The term 'old mine' refers to gemstones deriving from historical, often ancient, mining sources.
With regards to diamonds, for example, this would indicate that the stones were mined in India or Brazil, the two primarily mining locales prior to the discovery of diamonds in South Africa in the late nineteenth century. India in particular is renowned for diamonds mined in the central area of the subcontinent surrounding the city of Golconda, and are known for their particularly high quality in terms of size, colour and clarity. The Hope diamond and the Koh-i-Noor, perhaps the two most famous diamonds of all time, are Golconda diamonds. To add to the rarity of such stones, these mines have been largely exhausted.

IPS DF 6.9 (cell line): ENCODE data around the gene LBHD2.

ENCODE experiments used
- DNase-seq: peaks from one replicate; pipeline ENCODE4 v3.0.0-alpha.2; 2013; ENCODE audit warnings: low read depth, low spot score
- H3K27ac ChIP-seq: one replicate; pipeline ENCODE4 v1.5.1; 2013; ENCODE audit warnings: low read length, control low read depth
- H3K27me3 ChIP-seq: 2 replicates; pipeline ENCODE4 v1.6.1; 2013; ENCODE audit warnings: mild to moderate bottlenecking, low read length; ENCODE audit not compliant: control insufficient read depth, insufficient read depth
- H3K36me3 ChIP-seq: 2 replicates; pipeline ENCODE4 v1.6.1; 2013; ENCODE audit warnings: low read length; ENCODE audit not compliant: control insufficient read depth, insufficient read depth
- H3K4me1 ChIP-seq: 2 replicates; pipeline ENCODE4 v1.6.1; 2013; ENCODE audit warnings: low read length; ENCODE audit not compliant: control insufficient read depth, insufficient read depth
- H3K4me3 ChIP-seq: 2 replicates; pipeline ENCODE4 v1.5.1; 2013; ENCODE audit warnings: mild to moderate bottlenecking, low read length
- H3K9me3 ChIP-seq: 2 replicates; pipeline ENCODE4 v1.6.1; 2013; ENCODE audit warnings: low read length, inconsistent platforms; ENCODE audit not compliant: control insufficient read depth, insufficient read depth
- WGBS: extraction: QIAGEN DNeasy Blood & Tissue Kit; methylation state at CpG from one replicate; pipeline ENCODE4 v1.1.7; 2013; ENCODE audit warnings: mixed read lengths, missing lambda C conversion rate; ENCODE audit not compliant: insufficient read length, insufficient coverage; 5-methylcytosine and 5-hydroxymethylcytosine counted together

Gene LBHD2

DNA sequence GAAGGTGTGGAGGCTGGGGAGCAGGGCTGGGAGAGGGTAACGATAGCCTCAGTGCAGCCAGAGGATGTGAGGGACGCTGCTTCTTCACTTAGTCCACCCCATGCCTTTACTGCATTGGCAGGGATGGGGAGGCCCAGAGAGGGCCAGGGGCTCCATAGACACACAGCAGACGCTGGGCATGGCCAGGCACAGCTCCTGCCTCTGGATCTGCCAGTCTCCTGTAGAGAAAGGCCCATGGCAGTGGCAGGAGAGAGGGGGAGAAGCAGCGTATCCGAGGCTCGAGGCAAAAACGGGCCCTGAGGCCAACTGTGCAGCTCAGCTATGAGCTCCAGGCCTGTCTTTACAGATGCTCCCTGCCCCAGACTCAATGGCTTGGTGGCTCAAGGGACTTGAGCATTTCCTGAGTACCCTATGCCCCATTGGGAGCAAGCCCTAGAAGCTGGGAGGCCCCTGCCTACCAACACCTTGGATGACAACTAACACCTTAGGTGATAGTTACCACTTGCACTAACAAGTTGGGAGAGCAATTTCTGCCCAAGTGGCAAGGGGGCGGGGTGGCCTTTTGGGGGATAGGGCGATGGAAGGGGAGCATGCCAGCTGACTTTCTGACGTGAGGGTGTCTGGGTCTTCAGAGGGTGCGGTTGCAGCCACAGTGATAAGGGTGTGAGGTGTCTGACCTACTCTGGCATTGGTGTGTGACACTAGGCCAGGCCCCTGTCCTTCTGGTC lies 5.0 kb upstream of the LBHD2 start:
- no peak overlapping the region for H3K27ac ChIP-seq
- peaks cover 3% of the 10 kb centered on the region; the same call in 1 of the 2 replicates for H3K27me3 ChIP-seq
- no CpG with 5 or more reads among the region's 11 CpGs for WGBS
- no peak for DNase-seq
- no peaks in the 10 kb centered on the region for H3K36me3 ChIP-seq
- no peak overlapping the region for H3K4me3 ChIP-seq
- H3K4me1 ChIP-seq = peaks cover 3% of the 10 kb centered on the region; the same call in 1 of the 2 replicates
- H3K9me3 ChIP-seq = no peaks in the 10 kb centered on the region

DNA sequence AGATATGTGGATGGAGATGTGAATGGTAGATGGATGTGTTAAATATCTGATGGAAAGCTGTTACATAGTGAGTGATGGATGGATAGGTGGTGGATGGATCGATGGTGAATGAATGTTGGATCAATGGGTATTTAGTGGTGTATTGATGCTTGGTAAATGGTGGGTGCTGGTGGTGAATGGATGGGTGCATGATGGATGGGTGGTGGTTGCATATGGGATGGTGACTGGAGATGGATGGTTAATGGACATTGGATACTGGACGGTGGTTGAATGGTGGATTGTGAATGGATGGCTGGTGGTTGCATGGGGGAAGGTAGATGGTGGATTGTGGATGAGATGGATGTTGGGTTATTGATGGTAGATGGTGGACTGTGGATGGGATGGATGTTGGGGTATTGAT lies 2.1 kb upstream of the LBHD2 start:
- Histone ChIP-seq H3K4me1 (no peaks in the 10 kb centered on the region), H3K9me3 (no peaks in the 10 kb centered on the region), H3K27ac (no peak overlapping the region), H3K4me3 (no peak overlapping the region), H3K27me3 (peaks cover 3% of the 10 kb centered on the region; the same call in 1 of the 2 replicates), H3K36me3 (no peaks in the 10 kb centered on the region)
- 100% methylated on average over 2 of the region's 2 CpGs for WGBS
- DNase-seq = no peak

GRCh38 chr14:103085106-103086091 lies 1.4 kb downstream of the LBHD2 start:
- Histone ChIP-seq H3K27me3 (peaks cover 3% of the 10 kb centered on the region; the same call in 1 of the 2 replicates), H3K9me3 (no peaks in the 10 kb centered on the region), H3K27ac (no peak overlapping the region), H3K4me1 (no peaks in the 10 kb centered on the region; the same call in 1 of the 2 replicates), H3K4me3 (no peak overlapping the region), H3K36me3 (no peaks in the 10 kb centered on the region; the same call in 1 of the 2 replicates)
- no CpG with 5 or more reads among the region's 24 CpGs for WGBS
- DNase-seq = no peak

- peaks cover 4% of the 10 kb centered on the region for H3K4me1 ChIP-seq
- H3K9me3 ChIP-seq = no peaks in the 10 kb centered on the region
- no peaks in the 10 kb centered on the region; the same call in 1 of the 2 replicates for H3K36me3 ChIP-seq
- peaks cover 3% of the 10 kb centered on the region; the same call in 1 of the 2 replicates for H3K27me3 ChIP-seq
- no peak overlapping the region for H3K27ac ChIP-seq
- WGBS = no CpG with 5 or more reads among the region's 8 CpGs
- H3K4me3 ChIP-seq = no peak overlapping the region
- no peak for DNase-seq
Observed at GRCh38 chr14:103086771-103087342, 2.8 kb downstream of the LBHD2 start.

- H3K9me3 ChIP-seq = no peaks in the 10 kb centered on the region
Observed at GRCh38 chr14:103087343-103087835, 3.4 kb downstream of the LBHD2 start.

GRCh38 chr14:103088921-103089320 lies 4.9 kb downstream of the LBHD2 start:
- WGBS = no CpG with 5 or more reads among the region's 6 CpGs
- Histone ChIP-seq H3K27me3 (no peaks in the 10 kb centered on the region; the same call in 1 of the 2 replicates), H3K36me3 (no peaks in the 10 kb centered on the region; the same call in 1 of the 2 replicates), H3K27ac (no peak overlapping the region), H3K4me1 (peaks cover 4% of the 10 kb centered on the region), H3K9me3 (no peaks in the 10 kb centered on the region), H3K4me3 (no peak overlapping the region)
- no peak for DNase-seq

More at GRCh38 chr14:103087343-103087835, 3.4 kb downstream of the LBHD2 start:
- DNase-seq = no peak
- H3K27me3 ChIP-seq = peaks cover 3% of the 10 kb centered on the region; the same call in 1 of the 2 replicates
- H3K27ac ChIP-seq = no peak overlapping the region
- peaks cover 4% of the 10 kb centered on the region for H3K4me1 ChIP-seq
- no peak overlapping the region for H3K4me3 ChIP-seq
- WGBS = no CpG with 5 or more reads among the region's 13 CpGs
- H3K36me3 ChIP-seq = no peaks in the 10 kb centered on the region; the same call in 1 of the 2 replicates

In the case of emeralds, stones classified as old mine would be from Egypt, Austria, Gandahara (the ancient central Asian kingdom) or, primarily, Colombia. The highest quality old mine emerald material derives from this last source, which had been mined by pre-Colombian tribes for approximately one thousand years. It was not until the Spanish presence in the New World in the early sixteenth century, however, that these stones graced the royal courts of Europe, the Middle East, and, primarily, India.